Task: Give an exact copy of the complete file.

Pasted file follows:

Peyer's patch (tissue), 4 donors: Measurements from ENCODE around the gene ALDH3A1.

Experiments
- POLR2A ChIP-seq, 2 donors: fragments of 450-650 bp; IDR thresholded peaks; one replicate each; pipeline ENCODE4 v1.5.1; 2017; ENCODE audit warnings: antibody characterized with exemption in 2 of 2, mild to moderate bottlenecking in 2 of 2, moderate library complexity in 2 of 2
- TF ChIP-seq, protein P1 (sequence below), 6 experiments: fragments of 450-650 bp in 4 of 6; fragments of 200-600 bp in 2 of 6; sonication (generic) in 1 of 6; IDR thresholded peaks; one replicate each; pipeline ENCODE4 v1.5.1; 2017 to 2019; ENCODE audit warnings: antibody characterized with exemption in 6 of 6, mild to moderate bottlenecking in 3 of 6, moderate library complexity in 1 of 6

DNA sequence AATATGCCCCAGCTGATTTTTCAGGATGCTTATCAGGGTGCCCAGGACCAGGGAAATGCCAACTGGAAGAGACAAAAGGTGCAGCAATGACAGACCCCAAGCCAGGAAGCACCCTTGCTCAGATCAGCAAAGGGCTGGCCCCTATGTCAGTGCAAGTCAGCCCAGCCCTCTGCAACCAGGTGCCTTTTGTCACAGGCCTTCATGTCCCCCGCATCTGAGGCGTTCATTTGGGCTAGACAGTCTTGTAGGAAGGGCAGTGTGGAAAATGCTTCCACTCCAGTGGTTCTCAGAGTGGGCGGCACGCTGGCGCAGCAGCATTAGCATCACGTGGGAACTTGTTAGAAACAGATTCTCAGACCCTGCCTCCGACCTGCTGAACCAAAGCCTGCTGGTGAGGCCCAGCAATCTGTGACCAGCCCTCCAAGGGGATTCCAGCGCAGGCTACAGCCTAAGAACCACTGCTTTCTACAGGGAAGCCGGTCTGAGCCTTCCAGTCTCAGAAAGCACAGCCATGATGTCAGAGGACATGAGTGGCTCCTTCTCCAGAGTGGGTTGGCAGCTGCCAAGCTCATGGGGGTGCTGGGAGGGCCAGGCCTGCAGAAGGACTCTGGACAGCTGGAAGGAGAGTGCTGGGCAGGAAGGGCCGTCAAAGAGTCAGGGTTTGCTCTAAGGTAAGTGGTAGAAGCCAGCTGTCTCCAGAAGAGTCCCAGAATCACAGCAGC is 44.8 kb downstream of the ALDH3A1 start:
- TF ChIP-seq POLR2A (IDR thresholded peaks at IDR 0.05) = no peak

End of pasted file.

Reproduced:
Peyer's patch (tissue), 4 donors: Measurements from ENCODE around the gene ALDH3A1.

Experiments
- POLR2A ChIP-seq, 2 donors: fragments of 450-650 bp; IDR thresholded peaks; one replicate each; pipeline ENCODE4 v1.5.1; 2017; ENCODE audit warnings: antibody characterized with exemption in 2 of 2, mild to moderate bottlenecking in 2 of 2, moderate library complexity in 2 of 2
- TF ChIP-seq, protein P1 (sequence below), 6 experiments: fragments of 450-650 bp in 4 of 6; fragments of 200-600 bp in 2 of 6; sonication (generic) in 1 of 6; IDR thresholded peaks; one replicate each; pipeline ENCODE4 v1.5.1; 2017 to 2019; ENCODE audit warnings: antibody characterized with exemption in 6 of 6, mild to moderate bottlenecking in 3 of 6, moderate library complexity in 1 of 6

DNA sequence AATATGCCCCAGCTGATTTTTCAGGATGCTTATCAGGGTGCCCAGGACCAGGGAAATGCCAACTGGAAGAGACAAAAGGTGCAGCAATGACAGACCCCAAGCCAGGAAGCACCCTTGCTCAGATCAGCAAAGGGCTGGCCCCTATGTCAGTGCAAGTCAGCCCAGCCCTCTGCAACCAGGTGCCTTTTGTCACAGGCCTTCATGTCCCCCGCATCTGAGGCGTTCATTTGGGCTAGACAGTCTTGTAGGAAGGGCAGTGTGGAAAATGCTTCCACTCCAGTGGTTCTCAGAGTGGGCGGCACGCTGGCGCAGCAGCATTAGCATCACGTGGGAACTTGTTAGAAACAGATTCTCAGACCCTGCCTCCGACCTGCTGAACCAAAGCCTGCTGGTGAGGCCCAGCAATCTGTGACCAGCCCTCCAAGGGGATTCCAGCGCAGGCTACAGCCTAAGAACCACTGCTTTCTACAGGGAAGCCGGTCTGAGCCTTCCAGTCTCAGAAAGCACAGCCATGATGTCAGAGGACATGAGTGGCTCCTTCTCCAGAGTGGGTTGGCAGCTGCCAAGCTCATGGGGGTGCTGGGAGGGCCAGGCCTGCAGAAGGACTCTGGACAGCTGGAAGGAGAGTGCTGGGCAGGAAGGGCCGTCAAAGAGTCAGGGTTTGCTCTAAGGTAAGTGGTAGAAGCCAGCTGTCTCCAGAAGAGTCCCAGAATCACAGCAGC is 44.8 kb downstream of the ALDH3A1 start:
- TF ChIP-seq POLR2A (IDR thresholded peaks at IDR 0.05) = no peak